COVID-19 vaccine candidates are garnering all the news these days, which is appropriate as they are our key to ending this pandemic. Earlier in this outbreak antiviral drugs received a good deal of attention, but they have proven less useful in curtailing infection. Less discussed are the many antiviral drug candidates that are in testing, including one that appears to be effective in a ferret model of infection.
MK-4482 is an orally available pro-drug of the nucleoside analog N4-hydroxycytidine (NHC) (pictured above). The latter is a nucleoside analogue which is incorporated into RNA by the viral RNA-dependent RNA polymerase. Once incorporated into RNA, NHC is recognized as either C or U by the RNA polymerase. As a consequence, many mutations are introduced into the viral genome, causing lethal mutagenesis and inhibition of infectivity. NHC has been previously shown to have broad-spectrum anti-RNA virus activity and blocks transmission of influenza virus in a guinea pig model of infection.
When ferrets are inoculated intransally with SARS-CoV-2, the virus reproduces efficiently in the upper and lower respiratory tract. Infectious virus is detectable in nasal wash up to 7 days post-infection. The animals lose weight but do not succumb to disease. Oral administration of MK-4482 at 12 or 36 hours after infection, followed by treatment twice daily for 3.5 days, leads to complete clearance of infectious virus 24 – 36 hours later, demonstrating oral efficacy of therapeutic administration of the drug in ferrets.
To assess whether MK-4482 can impact transmission of SARS-CoV-2, animals were inoculated intranasally with virus and then co-housed with naive animals 30 hours later for 3 days. In experiments with untreated animals, all co-housed ferrets became infected. In contrast, when ferrets were treated with MK-4482 12 hours after infection, they did not transmit infection to co-housed animals, demonstrating that NHC can block transmission when given 12 hours after infection.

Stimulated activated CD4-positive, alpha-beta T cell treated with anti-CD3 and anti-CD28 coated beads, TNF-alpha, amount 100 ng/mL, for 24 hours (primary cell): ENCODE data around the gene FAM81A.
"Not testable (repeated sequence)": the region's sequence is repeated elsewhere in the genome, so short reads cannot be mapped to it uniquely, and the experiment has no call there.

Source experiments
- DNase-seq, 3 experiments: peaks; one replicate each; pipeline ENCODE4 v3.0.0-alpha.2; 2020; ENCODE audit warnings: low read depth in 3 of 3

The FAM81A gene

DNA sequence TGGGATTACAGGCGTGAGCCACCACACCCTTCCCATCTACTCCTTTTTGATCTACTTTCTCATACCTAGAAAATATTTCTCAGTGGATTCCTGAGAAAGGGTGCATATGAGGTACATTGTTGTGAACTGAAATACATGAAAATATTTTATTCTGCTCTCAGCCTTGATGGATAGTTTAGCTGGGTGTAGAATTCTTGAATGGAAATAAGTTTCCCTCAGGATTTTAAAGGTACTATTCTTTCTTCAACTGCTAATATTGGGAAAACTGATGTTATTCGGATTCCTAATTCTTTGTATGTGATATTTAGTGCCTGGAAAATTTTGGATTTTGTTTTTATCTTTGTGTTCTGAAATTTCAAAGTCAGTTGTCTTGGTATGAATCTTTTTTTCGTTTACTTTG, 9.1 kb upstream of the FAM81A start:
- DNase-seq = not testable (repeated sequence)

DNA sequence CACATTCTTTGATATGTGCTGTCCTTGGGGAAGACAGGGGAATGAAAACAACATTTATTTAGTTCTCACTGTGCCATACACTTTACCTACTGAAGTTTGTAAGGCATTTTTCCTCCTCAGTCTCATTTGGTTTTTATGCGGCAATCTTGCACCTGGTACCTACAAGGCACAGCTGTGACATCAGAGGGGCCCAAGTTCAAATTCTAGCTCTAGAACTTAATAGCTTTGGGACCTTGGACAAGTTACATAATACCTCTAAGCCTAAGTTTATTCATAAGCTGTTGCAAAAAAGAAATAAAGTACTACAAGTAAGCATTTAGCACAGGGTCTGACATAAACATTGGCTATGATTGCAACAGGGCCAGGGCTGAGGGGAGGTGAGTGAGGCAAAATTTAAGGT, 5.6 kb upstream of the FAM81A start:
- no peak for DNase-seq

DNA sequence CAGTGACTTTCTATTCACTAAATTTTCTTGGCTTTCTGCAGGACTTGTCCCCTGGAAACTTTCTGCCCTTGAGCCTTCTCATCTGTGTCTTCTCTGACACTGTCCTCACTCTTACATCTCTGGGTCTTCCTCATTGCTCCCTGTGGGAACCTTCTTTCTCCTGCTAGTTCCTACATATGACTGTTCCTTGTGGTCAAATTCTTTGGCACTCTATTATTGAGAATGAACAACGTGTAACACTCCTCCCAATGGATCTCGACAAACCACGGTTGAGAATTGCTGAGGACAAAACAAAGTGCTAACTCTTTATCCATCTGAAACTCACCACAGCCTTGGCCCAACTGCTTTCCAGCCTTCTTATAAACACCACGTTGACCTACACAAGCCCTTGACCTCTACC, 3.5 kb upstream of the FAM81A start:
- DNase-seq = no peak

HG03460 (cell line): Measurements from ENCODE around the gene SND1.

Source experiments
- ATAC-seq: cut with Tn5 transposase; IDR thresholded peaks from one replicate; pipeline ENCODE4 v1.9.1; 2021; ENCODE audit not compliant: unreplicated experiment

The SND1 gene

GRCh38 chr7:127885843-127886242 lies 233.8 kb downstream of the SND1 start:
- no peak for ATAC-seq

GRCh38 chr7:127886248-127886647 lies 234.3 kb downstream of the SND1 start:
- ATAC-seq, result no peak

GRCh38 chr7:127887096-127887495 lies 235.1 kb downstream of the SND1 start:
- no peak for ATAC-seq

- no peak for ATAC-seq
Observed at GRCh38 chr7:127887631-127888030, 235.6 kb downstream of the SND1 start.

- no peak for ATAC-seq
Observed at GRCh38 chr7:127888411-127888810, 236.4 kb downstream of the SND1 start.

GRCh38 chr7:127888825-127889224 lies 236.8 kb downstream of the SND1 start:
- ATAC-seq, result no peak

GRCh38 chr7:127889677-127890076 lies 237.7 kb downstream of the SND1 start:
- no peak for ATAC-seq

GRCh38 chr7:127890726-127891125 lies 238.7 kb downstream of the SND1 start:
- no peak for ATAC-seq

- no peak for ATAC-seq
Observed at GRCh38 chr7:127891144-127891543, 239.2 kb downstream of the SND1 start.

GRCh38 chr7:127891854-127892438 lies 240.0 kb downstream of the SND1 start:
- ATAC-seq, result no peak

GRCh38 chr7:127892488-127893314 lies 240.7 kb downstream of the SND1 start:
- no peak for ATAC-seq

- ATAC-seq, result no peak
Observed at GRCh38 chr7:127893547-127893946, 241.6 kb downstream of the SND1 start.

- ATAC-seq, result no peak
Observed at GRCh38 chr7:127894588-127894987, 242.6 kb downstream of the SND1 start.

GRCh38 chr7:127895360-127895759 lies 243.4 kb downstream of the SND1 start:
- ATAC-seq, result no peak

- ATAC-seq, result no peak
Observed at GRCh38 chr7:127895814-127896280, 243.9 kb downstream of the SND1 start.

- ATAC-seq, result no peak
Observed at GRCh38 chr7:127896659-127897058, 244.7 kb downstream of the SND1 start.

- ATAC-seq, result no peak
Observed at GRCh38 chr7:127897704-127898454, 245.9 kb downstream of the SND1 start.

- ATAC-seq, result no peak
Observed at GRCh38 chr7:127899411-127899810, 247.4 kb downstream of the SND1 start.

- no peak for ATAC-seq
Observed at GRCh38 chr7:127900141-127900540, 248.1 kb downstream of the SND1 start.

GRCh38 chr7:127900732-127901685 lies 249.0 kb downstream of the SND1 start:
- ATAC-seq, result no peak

These results are promising and justify studies of the efficacy of MK-4482 in humans. The drug has already passed phase I safety trials which revealed that the drug reaches concentrations in the blood that exceed the antiviral level needed for inhibition of SARS-CoV-2 in cell culture. Consequently efficacy trials in humans appear to be warranted.
My one main concern with this study is that the drug was only administered to ferrets 12 and 36 hours after infection. It would be important to know how long after infection the drug can be administered and still limit infection and transmission. If, like the influenza antivirals Tamiflu and Relenza, the drug must be administered 24-48 hours after infection to have an effect on disease outcome, the usefulness might be limited.
With COVID-19 vaccines advancing in many countries, does it still make sense to pursue clinical development of antiviral compounds? The answer is yes. Antiviral drugs might be used to stop outbreaks and prevent transmission. For example, if an outbreak is detected in a nursing home, all occupants could be treated to prevent spread of infection. Indeed, if compounds such as MK-4482 had been available in December 2019, it might have been possible to impede the spread of SARS-CoV-2 before it left China.